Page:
Kenya needs to sharpen its sharia laws on finance to top the region

Kenya is losing a chance to become a regional leader in Islamic finance due to lack of Islamic finance legislation, International law firm Hogan Lovell has said.

“When a country doesn’t have Islamic finance legislation like Kenya, changes that combine Islamic finance laws with Kenyan banking laws need to be made,” a statement from the law firm said.

It further pointed out factors such as the country’s growing economy and well-developed legal systems place a further demand for Kenya to become a regional lead for Islamic financing products and services.

“The Islamic finance market is rapidly expanding to meet a growing global appetite for ethical financing solutions. Financial institutions face the challenge of developing innovative products whilst tackling new regulation and adhering to guiding Sharia principles. Kenya has great potential to become the region’s leader in Islamic finance,” Global Head of Islamic Finance at Hogan Lovells Rohail Ali said.

He noted that the demand for sharia compliant financing is growing rapidly and Kenya is well poised to leverage on its development.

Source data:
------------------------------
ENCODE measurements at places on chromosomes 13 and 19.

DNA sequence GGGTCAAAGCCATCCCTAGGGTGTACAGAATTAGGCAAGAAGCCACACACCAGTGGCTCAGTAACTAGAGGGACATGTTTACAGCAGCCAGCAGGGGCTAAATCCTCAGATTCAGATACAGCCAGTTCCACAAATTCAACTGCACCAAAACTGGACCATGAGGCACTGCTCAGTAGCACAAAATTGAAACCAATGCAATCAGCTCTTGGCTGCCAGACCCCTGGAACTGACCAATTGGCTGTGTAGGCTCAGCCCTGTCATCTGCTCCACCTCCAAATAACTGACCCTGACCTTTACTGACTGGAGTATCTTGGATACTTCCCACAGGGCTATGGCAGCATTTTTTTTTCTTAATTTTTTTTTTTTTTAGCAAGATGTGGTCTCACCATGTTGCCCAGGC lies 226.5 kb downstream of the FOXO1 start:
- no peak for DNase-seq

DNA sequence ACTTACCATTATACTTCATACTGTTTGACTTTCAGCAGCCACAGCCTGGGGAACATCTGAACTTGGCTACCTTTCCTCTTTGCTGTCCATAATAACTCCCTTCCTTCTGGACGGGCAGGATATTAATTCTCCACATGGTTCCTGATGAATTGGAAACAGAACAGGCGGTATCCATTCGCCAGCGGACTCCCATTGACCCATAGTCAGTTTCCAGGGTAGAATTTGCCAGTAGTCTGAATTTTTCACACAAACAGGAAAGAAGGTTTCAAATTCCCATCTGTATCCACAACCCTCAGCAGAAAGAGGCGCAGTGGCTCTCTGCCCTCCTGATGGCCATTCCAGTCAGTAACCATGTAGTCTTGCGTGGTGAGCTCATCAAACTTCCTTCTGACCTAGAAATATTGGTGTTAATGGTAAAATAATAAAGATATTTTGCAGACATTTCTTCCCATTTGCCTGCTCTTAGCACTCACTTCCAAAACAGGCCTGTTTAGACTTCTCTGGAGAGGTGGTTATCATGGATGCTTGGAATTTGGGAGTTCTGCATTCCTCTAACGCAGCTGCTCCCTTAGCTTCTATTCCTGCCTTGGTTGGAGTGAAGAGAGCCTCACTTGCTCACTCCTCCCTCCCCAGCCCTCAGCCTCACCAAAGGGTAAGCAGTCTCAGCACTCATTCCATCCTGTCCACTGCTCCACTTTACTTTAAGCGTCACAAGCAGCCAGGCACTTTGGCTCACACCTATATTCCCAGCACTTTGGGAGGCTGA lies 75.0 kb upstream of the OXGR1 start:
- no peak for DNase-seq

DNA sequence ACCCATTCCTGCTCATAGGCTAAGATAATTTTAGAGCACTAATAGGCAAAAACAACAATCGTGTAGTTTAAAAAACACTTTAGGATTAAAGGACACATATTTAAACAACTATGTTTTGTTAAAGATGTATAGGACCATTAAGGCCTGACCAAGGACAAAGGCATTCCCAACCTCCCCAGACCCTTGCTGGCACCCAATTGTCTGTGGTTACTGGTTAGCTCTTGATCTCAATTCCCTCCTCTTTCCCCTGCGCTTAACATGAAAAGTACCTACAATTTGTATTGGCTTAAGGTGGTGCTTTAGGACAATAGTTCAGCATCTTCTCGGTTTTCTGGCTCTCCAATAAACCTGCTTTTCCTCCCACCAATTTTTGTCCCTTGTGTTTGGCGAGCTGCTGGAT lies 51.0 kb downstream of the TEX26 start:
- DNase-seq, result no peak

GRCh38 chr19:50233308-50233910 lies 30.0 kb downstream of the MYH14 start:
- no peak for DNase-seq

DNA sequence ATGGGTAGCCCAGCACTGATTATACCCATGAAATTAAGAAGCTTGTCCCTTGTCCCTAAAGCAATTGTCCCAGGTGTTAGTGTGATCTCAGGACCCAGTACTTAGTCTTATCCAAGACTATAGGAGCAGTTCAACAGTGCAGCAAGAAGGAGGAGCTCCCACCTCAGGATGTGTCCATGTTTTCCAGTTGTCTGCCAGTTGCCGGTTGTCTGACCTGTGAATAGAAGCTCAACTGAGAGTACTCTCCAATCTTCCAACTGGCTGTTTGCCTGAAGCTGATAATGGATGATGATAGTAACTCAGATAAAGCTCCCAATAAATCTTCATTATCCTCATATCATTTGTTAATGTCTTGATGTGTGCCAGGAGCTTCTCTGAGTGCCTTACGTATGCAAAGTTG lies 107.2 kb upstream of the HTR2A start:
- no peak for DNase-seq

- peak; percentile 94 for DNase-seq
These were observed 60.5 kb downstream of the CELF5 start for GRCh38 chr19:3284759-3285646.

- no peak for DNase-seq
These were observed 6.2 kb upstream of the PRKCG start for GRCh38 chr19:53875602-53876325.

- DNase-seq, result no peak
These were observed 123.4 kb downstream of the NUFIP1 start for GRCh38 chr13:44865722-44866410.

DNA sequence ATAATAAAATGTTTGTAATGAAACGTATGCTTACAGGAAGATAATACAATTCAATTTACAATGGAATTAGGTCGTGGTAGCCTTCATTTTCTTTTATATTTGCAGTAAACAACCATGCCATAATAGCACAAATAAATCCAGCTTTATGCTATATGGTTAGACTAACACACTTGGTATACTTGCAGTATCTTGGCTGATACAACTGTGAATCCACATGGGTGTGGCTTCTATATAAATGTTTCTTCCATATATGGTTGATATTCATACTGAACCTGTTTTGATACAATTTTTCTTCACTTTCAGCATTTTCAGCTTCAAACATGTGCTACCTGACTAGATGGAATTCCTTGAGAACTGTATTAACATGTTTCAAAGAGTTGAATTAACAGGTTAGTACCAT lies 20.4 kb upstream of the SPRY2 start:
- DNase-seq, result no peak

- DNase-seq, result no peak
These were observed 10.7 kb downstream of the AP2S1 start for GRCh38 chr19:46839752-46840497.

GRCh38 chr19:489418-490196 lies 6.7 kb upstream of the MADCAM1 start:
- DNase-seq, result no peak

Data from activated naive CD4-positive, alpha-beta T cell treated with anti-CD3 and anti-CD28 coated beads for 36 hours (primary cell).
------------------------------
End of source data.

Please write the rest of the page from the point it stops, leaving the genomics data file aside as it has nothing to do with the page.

Other proposals made by the firm in bid to boost the sector include educating the public on the difference between conventional banking and Islamic finance solutions and the benefits for consumers. This is in addition to boosting human capital to move Islamic finance forward.

Earlier this year, Kenya offered Islamic financiers an exemption from paying stamp duty in an effort to raise alternative sources of funding for long term projects.

In addition, the President signed into law the Finance Bill 2017 which paves the way for the first Islamic bond in East Africa, signaling appetite for sharia compliant financing options at a national level.

Proposed changes to several Acts such as the public finance management Act will make it easier for the Treasury and counties to access Islamic financing as well as allow financial institutions deal in Islamic products.

This changes include opening up opportunities for the country to issue its first sovereign sukuk, corporate financing, including cross-border transactions and more.

There is also an opportunity to structure capital markets to enhance capacity for Sharia compliant products in the country.

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